By EMILIE RUSCH
COLUMBIA — There’s a lot that goes into making a movie.
When squeezing that creative process into just 24 hours, as is the case with Columbia Access Television’s One Night Stand video competition this weekend, the results can be impressive.
“You would think two teams would come up with a similar idea, but they’re amazingly diverse,” CAT director Beth Federici said. “I’m always amazed at how creative people are with such little time and little sleep.”
CAT’s biannual video competition itself is nothing new to Columbia. This time around, though, CAT’s largest fundraiser came at a perfect time. The chronically underfunded public access channel has been lobbying to be included in the fiscal 2008 city budget, which could be approved as soon as Monday.
“We’d love to break $1,000,” Federici said. “As lots of people know, we’re running out of money. The timing worked out pretty perfectly.”
As many as 20 filmmaking teams will have 24 hours to create a 3- to 5-minute video. The catch is the genre and one prop will be decided at noon Saturday in a live broadcast at CAT’s studio to kick off the competition.
“That way you make sure the audience is seeing videos that are 24 hours fresh and it keeps producers up on their toes because they never know what they’re going to come up with,” organizer Chase Thompson said.
That could mean genres as diverse as science fiction, westerns or musicals featuring a surprise prop such as a newspaper or an object on wheels. In January, it was mockumentaries that had to incorporate hats, Thompson said.
Daniel and David Lopez, the team of brothers behind CAT’s “Asbestos We Can,” are looking forward to flexing their 24-hour filmmaking muscles for the first time, so much so that they are considering enlisting a third crew member.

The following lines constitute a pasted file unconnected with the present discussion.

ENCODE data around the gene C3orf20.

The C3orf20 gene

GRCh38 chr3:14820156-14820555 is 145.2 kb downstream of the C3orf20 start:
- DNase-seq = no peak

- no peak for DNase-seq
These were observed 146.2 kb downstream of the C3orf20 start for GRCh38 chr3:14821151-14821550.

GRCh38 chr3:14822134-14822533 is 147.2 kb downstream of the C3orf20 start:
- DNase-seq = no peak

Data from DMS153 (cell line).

“We’ll probably do what we always do — wing it,” Daniel Lopez said.
But of course, they agreed, they’d like to win.
“I think we’re capable of making the funniest movie we’ve ever seen,” David Lopez said.
One change from previous competitions is the five-hour gap between the videos’ deadline and their screening. The first One Night Stand took place in 2003.
The break should help filmmakers, Federici said, since many of them make use of every hour available to them.
“Some of these poor teams haven’t got to sleep or eat or take a shower — we felt really bad for them,” she said. “They were all wilty flowers.”
There to judge at The Blue Note on Sunday evening will be Doug Freeman, producer of CAT’s “The Scat Country Report” and co-owner of Spare Parts Gallery on Ninth Street and local filmmakers Seth Ashley and Kim Sherman. First, second and third place and the audience-choice awards will be recognized.
Freeman participated in the competition two years ago. His team didn’t win, but he said the experience was a fun one. Producing a video in 24 hours, he said, changes the whole dynamic as team members work back and forth to pull all the elements together.
“I’m looking forward to the wild creativity that comes in the mad rush to get a film done in 24 hours,” Freeman said. “Something always pops out that’s weird and wonderful.”
The limited time commitment, Federici said, will hopefully be a plus for filmmakers.
“You can just come and be creative for 24 hours and then turn it in,” she said. “To do a regular TV show for CAT, you have to commit a lot more time.”
Filmmaker and three-time Stand participant Nathan Truesdell agrees.
“It’s a laid back competition and it’s just fun to see what you can come up with in 24 hours,” he said. “You have a finished product in 24 hours, and that’s pretty nice.”
CAT will get $5 from every ticket and all of the $20 entry fees. DVDs of the entries will be available for $10 on Sunday at The Blue Note. For $15, you can buy a DVD with entries from 2005 through 2007. A raffle is also planned.